To combat problems with fire-protective-rated glass’ appearance and impact-safety restrictions, manufacturers set out to improve the optical quality and performance of fire-rated glazing. By the late 20th century, they were producing wireless fire-protective glass with high levels of impact safety. Products are now available that can resist approximately 400 foot-pounds of impact, which is similar to withstanding the impact of a full-grown adult. Such glass can meet CPSC 16 CFR 1201 (Category II), which is a classification similar to CAN/CGSB 12.1 (Category II).
With clear, multitasking fire-protective-rated glass products at their disposal, design professionals no longer have to trade fire protection for impact safety or appearance in educational facilities. This is evidenced in Brooklin High School. To match the esthetic of non-rated glass systems and promote daylight transfer, Aerloc Industries of Dundas, Ont., installed 3,500 square feet of high-performance fire-rated glass ceramic in doors, sidelites, transoms and interior windows. This included installations in highly visible areas, such as the school’s second-floor loft overlooking a common area. The tough, yet transparent form of the fire-rated glass ceramic provides essential life safety while resembling the look of ordinary window glass. It is also impact safety-rated to help prevent injuries from glass breakage if students run into it.
Greater design flexibility
While transparent fire-protective ceramic glazing products proved a significant improvement over their wired predecessors, the development of wireless fire-rated glass with heat-blocking capabilities (“fire resistance”) took design flexibility a step further in areas with stringent fire and life safety requirements. These products provide nearly the same level of clarity as ordinary float glass, carry fire ratings up to 120 minutes, pass the fire and hose stream tests and offer up to Category II impact safety ratings. Most notably, they pass the test standards for solid walls (CAN/ULC S101), allowing design professionals to create fire-rated glass assemblies that exceed 25 per cent of the total wall area.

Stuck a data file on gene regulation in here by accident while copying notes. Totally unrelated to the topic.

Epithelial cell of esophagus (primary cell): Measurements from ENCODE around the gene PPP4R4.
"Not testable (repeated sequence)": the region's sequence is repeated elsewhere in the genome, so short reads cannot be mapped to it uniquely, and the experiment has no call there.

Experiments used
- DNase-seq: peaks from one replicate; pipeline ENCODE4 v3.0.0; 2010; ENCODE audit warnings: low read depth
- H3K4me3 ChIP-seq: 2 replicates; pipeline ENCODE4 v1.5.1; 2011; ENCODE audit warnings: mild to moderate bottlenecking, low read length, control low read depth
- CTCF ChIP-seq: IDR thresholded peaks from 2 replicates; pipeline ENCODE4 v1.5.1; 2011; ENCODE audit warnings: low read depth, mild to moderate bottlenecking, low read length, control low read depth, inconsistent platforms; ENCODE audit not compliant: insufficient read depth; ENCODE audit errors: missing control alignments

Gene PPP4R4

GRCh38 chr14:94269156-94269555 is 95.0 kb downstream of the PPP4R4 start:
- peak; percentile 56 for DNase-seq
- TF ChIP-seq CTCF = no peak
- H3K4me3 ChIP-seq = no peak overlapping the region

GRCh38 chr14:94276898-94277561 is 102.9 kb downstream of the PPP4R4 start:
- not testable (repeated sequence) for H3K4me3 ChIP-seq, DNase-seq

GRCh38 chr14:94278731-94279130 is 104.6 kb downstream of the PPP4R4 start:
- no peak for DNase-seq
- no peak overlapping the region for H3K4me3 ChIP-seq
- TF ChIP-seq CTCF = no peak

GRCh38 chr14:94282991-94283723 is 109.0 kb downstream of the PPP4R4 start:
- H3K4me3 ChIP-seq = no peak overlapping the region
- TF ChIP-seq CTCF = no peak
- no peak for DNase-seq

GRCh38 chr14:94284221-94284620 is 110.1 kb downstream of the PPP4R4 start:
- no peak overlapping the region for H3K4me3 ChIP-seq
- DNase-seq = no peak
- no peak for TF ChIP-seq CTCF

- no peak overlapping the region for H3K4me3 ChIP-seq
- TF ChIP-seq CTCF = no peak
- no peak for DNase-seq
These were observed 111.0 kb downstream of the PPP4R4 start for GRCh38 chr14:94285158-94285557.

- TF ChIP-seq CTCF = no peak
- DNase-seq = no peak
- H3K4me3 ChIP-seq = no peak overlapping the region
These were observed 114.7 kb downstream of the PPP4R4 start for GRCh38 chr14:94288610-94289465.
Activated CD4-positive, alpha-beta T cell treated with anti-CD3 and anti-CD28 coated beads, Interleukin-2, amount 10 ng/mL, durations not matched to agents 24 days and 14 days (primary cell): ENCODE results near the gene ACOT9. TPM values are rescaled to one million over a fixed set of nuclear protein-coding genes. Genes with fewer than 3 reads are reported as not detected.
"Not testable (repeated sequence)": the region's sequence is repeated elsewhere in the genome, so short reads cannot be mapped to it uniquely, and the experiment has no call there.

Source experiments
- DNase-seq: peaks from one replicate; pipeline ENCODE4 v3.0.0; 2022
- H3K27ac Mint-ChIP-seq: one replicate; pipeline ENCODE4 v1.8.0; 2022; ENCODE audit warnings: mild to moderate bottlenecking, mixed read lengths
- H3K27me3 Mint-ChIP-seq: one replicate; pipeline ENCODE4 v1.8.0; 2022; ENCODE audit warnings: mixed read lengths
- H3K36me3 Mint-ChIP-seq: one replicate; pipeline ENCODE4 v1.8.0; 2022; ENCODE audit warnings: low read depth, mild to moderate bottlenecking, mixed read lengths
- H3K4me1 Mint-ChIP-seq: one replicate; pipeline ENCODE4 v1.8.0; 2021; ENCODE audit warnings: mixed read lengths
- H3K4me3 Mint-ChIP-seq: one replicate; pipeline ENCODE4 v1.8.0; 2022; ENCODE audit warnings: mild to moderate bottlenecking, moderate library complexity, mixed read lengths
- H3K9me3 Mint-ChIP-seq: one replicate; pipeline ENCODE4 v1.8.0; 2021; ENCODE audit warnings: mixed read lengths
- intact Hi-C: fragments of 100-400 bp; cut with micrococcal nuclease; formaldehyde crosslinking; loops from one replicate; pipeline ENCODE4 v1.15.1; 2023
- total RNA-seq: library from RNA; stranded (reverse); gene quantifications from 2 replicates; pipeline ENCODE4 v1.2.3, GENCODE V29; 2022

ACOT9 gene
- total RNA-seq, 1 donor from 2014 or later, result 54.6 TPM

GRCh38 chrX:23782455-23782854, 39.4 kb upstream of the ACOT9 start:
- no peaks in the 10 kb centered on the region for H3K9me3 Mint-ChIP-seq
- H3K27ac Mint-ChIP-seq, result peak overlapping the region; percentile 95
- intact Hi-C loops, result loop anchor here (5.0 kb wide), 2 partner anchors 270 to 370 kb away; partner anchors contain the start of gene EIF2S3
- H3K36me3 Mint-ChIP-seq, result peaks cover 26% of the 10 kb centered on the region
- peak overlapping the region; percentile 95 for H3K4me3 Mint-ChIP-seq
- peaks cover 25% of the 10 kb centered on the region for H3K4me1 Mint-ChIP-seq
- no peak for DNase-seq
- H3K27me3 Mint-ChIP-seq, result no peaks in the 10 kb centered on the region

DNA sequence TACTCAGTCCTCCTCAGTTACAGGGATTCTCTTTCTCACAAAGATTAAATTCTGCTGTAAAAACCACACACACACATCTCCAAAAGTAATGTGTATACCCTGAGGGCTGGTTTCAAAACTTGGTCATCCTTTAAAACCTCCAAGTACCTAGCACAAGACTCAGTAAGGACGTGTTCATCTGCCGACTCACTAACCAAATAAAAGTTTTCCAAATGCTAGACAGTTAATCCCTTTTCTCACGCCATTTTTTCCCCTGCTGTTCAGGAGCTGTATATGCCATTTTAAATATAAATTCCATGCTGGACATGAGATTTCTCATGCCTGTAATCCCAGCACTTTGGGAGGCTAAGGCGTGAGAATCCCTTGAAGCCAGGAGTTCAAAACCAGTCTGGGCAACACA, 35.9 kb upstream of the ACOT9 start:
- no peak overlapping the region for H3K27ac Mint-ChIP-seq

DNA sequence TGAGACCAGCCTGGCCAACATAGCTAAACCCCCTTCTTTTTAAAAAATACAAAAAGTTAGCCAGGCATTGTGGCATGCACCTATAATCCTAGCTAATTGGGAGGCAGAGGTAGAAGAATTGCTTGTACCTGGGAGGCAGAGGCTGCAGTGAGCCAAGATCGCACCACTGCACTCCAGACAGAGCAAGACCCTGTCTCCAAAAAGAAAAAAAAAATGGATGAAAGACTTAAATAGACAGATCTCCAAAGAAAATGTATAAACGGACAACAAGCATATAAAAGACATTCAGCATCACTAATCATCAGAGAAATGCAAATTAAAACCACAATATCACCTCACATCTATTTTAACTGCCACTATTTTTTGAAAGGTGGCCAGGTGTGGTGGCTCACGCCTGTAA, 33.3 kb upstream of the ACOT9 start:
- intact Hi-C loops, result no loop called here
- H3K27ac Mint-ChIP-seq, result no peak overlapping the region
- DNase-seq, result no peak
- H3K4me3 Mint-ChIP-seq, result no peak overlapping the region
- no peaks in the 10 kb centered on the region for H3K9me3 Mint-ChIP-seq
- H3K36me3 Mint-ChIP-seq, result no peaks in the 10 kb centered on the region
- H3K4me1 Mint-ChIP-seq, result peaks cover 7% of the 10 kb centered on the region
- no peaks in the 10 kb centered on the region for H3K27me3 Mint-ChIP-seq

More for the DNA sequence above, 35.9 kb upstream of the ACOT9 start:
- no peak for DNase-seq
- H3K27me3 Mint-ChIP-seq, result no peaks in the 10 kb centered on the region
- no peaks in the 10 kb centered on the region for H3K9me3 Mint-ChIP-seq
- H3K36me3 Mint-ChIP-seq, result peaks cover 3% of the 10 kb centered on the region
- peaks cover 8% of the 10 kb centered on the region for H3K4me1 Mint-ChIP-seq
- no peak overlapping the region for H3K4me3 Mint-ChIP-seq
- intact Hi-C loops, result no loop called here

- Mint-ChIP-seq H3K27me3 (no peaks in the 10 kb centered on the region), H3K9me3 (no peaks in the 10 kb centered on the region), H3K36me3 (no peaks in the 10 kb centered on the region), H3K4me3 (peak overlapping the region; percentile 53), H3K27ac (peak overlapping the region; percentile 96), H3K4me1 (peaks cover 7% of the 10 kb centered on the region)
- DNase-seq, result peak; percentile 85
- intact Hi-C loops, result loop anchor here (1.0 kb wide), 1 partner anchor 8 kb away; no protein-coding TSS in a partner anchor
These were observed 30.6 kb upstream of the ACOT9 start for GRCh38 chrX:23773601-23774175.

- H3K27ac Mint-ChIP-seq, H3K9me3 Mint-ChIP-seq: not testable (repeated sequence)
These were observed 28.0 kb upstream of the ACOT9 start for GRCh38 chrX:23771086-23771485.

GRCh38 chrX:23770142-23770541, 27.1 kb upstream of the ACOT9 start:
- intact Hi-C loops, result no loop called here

When paired with fire-resistive frames, buildings teams can use fire-resistive glass to create large expanses of see-through walls in areas that would otherwise require concrete, gypsum or other opaque fire-rated materials to meet codes. This is a key design benefit for schools, as project teams can incorporate fire-rated glass wall panels throughout school corridors, where illumination and views to the outside can improve the learning environment for students. Project teams can also use fire-rated glass curtain walls to maximize daylight penetration and maintain visibility through interior spaces.